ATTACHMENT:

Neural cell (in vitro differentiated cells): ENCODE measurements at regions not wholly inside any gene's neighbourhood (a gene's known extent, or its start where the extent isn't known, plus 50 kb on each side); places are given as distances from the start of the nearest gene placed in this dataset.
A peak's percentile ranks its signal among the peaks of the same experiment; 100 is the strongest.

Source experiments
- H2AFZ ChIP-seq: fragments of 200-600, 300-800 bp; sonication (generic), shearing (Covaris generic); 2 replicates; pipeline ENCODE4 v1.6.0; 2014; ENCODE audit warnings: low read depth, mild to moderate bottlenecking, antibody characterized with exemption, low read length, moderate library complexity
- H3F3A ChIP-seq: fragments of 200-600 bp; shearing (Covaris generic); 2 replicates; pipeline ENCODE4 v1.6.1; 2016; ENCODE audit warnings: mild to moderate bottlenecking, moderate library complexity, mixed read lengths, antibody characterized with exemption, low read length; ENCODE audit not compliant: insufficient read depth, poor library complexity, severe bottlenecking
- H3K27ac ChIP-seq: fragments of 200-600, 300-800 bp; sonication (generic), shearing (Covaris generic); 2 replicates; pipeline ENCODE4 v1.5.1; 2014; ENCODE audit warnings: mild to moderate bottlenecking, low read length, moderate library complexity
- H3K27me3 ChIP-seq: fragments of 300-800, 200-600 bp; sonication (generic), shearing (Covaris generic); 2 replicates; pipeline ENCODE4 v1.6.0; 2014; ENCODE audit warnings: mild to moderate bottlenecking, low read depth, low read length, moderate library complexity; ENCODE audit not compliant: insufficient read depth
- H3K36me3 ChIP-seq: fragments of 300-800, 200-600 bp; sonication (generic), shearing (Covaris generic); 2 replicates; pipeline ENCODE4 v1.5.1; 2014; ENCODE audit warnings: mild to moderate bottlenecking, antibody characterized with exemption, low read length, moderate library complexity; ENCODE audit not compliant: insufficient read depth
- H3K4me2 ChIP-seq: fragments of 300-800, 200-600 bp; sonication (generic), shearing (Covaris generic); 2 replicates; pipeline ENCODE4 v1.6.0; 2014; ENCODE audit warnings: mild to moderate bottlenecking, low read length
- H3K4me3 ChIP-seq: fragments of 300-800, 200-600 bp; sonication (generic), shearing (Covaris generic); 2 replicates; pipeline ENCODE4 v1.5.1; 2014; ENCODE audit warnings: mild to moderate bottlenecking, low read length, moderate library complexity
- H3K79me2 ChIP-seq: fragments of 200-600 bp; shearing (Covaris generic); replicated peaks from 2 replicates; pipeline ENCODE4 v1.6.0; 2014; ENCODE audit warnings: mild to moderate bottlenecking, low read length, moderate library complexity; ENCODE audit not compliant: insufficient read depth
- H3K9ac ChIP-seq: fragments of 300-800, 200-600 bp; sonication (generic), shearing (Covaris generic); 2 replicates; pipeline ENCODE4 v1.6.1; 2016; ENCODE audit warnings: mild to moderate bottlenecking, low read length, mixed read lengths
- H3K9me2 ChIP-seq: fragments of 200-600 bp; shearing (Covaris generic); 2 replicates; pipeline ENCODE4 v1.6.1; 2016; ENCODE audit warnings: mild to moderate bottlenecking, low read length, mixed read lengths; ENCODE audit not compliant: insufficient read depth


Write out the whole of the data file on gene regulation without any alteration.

Neural cell (in vitro differentiated cells): ENCODE measurements at regions not wholly inside any gene's neighbourhood (a gene's known extent, or its start where the extent isn't known, plus 50 kb on each side); places are given as distances from the start of the nearest gene placed in this dataset.
A peak's percentile ranks its signal among the peaks of the same experiment; 100 is the strongest.

Source experiments
- H2AFZ ChIP-seq: fragments of 200-600, 300-800 bp; sonication (generic), shearing (Covaris generic); 2 replicates; pipeline ENCODE4 v1.6.0; 2014; ENCODE audit warnings: low read depth, mild to moderate bottlenecking, antibody characterized with exemption, low read length, moderate library complexity
- H3F3A ChIP-seq: fragments of 200-600 bp; shearing (Covaris generic); 2 replicates; pipeline ENCODE4 v1.6.1; 2016; ENCODE audit warnings: mild to moderate bottlenecking, moderate library complexity, mixed read lengths, antibody characterized with exemption, low read length; ENCODE audit not compliant: insufficient read depth, poor library complexity, severe bottlenecking
- H3K27ac ChIP-seq: fragments of 200-600, 300-800 bp; sonication (generic), shearing (Covaris generic); 2 replicates; pipeline ENCODE4 v1.5.1; 2014; ENCODE audit warnings: mild to moderate bottlenecking, low read length, moderate library complexity
- H3K27me3 ChIP-seq: fragments of 300-800, 200-600 bp; sonication (generic), shearing (Covaris generic); 2 replicates; pipeline ENCODE4 v1.6.0; 2014; ENCODE audit warnings: mild to moderate bottlenecking, low read depth, low read length, moderate library complexity; ENCODE audit not compliant: insufficient read depth
- H3K36me3 ChIP-seq: fragments of 300-800, 200-600 bp; sonication (generic), shearing (Covaris generic); 2 replicates; pipeline ENCODE4 v1.5.1; 2014; ENCODE audit warnings: mild to moderate bottlenecking, antibody characterized with exemption, low read length, moderate library complexity; ENCODE audit not compliant: insufficient read depth
- H3K4me2 ChIP-seq: fragments of 300-800, 200-600 bp; sonication (generic), shearing (Covaris generic); 2 replicates; pipeline ENCODE4 v1.6.0; 2014; ENCODE audit warnings: mild to moderate bottlenecking, low read length
- H3K4me3 ChIP-seq: fragments of 300-800, 200-600 bp; sonication (generic), shearing (Covaris generic); 2 replicates; pipeline ENCODE4 v1.5.1; 2014; ENCODE audit warnings: mild to moderate bottlenecking, low read length, moderate library complexity
- H3K79me2 ChIP-seq: fragments of 200-600 bp; shearing (Covaris generic); replicated peaks from 2 replicates; pipeline ENCODE4 v1.6.0; 2014; ENCODE audit warnings: mild to moderate bottlenecking, low read length, moderate library complexity; ENCODE audit not compliant: insufficient read depth
- H3K9ac ChIP-seq: fragments of 300-800, 200-600 bp; sonication (generic), shearing (Covaris generic); 2 replicates; pipeline ENCODE4 v1.6.1; 2016; ENCODE audit warnings: mild to moderate bottlenecking, low read length, mixed read lengths
- H3K9me2 ChIP-seq: fragments of 200-600 bp; shearing (Covaris generic); 2 replicates; pipeline ENCODE4 v1.6.1; 2016; ENCODE audit warnings: mild to moderate bottlenecking, low read length, mixed read lengths; ENCODE audit not compliant: insufficient read depth